RAF Lakenheath: US nuclear weapons return to Britain

CND opposes any return of United States nuclear weapons to RAF Lakenheath in Suffolk. 110 nuclear bombs were stored at the airbase until they were removed in 2008 following persistent popular protest, and they must not be allowed back.

Weapons return

Evidence is mounting that the US is preparing to site some of its nuclear weapons in the UK, specifically at RAF Lakenheath in Suffolk. This originated when the US Department of Defense added the UK to a list of NATO nuclear weapons storage locations in Europe being upgraded under a multimillion-dollar infrastructure programme.

Fresh budget documents dated March 2023 back up the suspicion that Washington is in the process of re-establishing its nuclear weapons presence in Britain. Published as part of the US Air Force (USAF) 2024 budgetary justification package, the papers outline the need for a ‘surety dormitory’. Surety is a term used by US government departments to refer to the capability to keep nuclear weapons secure.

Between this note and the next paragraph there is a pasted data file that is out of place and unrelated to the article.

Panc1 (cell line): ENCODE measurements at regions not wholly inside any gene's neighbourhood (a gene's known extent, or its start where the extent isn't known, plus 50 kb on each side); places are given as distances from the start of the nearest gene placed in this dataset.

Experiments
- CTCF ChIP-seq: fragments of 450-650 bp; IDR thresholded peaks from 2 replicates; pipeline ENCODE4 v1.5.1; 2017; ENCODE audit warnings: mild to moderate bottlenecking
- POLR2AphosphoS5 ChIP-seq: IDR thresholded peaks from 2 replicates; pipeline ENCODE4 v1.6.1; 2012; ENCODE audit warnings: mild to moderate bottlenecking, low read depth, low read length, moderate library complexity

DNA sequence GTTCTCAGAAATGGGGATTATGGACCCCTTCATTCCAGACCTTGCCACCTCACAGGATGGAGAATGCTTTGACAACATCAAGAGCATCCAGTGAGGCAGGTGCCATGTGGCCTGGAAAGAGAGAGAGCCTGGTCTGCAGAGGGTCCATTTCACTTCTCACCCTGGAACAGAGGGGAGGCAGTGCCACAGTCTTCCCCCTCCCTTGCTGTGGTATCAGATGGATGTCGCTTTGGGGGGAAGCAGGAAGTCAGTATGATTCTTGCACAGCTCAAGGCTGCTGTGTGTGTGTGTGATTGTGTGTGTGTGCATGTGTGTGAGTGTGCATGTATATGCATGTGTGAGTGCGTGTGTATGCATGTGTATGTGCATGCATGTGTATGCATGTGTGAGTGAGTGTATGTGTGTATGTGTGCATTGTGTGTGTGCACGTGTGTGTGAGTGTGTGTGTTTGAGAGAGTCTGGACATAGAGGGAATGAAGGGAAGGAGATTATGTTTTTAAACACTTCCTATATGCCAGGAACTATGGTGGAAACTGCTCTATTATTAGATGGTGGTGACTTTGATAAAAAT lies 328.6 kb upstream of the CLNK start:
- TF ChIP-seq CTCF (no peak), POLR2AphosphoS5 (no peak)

The 144-bunk dormitory, the documents say, is needed, as with “the influx of airmen due to the arrival of the potential Surety mission and the bed down of the two F-35 squadrons there is a significant deficiency in the amount of unaccompanied housing available for E4s and below at Royal Air Force Lakenheath”. Construction is expected to last from June 2024 to February 2026.

And now, new documents on the US Department of Defence’s procurement database reveal plans for a ‘nuclear mission’ at RAF Lakenheath, with the Pentagon ordering new equipment for the base.